As Microsoft readies its AI-powered Windows Copilot for a public preview in June, the company is also disclosing even more new features that may arrive on your PC in the next few weeks. including tweakable Widgets, some great new Taskbar improvements, new VPN badging, RGB controls and more.
Microsoft will begin pushing these new features to your PC over the next few weeks, especially if you’ve already opted in to frequent updates on your PC. (Go to the Windows 11 Settings menu, then Windows Update, and toggle “Get the latest updates as soon as they’re available” to “On.”) Otherwise, they’ll debut as part of the “June 2023 optional non-security preview release of all editions of Windows 11, version 22H2,” according to Microsoft, which will be pushed to your PC automatically in June.
Microsoft earlier released some of these new features within a beta release of Windows 11, part of the next “moment” release Microsoft detailed earlier in May. That preview release detailed several features that will be coming to Windows PCs, including a Content-Aware Brightness control, new Widgets picker, and more. Microsoft said today that even more new features will be rolling out over the next few weeks as well.
There will be some significant Taskbar improvements, too. In a blog post, chief product officer Panos Panay also disclosed even more features arriving on the Taskbar. It’s not clear whether Microsoft will be rolling these features out as part of Insider releases, or if these are being pushed out to the general public.
The key improvement will be easier determination of the which apps are hiding where on the Taskbar. For example, you may have multiple instances of a browser running, all grouped together. Any app running on the Taskbar can be identified with a single click, Panay said. They’ll all be labeled, too. (It’s not clear whether this will be controllable via a setting.)
Even better, you can now right-click and kill an app on the Taskbar, too. Today, you can hover over the app and click the small “X” to close the app, but this doesn’t always work. This new behavior eliminates the need to open the Task Manager, then kill the app. Finally, you can now hide the time and date on the taskbar, which Microsoft believes will be useful for screen captures.
Smaller updates coming to Windows 11 in June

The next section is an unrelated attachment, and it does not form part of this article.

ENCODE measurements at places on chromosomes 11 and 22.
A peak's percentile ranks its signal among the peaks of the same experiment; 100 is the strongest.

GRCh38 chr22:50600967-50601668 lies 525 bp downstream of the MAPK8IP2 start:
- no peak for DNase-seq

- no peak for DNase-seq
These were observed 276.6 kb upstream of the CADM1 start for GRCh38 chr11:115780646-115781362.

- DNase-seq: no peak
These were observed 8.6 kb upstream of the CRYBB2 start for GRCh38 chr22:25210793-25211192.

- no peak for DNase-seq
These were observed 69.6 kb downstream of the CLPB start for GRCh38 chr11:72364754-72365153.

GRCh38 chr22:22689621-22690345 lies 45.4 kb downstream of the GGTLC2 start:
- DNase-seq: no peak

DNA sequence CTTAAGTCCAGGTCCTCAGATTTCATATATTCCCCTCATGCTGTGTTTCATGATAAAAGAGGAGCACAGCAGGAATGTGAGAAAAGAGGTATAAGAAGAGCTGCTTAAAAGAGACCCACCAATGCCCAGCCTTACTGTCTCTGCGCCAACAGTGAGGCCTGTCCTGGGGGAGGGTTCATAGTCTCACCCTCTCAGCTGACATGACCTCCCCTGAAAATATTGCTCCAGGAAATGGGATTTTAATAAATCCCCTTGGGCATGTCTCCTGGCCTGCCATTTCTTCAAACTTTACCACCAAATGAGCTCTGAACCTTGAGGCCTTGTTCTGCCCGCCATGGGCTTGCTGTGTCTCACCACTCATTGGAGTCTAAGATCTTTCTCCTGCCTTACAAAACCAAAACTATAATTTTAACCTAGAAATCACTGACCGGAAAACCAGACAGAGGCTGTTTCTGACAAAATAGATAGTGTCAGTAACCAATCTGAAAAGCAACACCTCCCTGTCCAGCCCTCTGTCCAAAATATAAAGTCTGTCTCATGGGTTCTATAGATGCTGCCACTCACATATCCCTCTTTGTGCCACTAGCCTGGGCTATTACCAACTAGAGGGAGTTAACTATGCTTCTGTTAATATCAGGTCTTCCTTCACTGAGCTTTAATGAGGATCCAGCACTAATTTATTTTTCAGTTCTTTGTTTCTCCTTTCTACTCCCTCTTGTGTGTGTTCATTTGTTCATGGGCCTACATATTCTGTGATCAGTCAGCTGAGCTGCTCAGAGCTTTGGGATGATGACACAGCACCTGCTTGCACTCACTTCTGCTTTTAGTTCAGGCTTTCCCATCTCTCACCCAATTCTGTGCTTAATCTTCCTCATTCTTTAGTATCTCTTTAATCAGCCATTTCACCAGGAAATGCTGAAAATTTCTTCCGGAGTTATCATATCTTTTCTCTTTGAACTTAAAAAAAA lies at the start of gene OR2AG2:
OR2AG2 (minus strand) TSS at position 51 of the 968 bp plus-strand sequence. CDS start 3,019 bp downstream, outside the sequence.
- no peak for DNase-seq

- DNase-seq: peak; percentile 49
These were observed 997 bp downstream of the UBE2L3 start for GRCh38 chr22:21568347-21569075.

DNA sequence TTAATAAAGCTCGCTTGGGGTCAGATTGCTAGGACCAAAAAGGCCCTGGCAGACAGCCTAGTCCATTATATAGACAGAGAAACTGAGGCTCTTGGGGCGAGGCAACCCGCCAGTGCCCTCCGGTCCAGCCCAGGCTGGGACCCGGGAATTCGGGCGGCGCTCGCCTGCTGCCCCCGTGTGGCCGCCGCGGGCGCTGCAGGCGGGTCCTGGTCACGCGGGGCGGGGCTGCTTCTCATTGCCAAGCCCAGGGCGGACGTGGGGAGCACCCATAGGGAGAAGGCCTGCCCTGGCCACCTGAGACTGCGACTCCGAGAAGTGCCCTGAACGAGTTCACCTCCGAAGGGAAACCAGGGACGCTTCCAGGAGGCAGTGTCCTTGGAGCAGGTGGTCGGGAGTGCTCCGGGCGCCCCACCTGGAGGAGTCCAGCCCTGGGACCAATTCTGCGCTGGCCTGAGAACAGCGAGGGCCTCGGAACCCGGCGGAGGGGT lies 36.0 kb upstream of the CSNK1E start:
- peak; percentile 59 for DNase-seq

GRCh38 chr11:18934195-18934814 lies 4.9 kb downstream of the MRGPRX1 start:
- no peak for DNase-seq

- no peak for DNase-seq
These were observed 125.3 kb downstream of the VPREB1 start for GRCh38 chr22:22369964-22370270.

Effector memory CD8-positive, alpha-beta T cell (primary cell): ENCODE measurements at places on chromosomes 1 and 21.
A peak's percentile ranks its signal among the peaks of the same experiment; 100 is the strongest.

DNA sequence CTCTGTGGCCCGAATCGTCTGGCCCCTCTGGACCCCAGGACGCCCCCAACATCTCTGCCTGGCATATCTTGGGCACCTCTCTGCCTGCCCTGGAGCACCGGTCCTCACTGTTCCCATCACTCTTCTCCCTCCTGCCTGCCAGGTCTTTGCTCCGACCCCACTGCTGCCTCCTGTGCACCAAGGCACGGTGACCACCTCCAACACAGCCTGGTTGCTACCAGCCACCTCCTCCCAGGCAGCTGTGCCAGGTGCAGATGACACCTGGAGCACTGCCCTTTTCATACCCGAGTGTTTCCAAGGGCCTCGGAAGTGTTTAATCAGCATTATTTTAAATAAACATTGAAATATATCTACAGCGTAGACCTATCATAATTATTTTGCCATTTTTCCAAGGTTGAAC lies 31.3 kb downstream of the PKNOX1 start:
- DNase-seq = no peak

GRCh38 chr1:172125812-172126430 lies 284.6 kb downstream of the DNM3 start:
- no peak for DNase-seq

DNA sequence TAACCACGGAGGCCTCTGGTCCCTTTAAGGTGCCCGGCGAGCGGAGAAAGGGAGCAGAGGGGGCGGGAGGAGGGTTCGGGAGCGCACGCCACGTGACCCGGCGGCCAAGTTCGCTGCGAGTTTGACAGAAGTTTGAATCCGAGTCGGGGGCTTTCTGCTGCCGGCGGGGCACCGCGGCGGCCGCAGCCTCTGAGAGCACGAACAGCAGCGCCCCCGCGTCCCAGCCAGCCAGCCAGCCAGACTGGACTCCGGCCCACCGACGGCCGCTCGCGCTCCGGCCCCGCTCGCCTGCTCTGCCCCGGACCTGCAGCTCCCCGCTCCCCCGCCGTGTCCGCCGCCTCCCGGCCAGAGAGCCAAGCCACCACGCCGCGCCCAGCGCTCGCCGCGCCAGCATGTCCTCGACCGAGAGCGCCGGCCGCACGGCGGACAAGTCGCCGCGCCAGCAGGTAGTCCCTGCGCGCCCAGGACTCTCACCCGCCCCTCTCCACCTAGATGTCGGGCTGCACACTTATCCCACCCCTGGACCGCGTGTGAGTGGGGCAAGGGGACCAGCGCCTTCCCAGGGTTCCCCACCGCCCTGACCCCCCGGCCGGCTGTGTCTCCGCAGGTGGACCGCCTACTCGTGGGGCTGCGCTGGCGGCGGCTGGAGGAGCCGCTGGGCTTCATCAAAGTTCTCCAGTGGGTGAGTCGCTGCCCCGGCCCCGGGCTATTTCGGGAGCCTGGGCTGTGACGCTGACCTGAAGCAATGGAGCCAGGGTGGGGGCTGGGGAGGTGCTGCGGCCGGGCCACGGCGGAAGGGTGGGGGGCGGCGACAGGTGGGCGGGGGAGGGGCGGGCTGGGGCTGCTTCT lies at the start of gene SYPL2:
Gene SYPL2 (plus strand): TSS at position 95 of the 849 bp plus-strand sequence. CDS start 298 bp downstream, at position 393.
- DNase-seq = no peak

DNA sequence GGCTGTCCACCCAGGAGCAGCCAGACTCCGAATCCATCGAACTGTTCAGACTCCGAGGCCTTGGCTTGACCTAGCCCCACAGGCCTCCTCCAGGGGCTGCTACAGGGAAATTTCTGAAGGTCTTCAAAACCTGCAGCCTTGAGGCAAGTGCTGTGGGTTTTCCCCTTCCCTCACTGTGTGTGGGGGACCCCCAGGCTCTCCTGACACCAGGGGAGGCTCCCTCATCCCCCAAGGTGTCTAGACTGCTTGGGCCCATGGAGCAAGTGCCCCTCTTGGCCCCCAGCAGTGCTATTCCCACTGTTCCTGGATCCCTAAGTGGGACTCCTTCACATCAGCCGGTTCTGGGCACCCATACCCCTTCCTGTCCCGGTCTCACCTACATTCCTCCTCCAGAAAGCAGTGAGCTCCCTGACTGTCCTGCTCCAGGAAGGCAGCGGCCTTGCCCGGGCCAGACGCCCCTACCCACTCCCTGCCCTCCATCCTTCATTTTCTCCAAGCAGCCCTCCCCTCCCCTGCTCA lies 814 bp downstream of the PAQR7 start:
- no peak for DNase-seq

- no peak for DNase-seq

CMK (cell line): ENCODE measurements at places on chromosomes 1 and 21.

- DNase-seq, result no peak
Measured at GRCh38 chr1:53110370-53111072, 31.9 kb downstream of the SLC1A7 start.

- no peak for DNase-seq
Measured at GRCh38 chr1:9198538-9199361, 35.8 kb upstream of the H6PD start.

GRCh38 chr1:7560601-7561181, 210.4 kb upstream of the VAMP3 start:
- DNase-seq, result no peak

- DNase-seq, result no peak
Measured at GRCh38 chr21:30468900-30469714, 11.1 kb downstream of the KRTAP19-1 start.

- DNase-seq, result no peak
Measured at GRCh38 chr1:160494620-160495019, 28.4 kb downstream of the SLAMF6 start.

RGB controls via Dyanmic Lighting: Perhaps the weirdest new update coming to Windows 11 is an RGB lighting control option. Yes, RGB: the colored lights that adorn gaming machines.
“Today, many of these accessories rely on third-party apps and integrations that are highly fragmented,” Panay wrote. “With Dynamic Lighting, Windows users will be able to effortlessly set up and customize their devices with RGB lights directly from Windows Settings. It has never been easier to help all your RGB accessories seamlessly work together for Windows apps.”
Widgets: Perhaps the most significant addition to Windows is a tweak to Widgets, which will allow a dedicated space for user-pinned apps. To date, Microsoft has largely dictated the layout and content of Widgets, and Microsoft will now allow users greater control. The default view will now feature a larger layout with dedicated space for user-pinned apps.
Bluetooth: Windows will now support Bluetooth Low Energy Audio, a first for PCs. The low-power audio standard is supported by earbuds like the Galaxy Buds2 Pro, and that’s coming to the PC.
Microsoft account badging: One of the “improvements” you may not want is account badging, which is another name for the notifications that you’ll see in the Start menu when your account needs attention.
Privacy: Microsoft is allowing you to turn off presence sensors, if your PC supports them, when you leave your PC. If you use a VPN, you’ll see badging on your taskbar that will indicate that.
Win32 isolation: Intel has already proposed an X86S architecture, which essentially eliminates the legacy 32-bit code environment in favor of dedicated 64-bit code. A 32-bit app would be run in emulation. Microsoft is backing that transition by allowing Win32 apps to run in isolation, preventing them from having unauthorized access to Windows processes.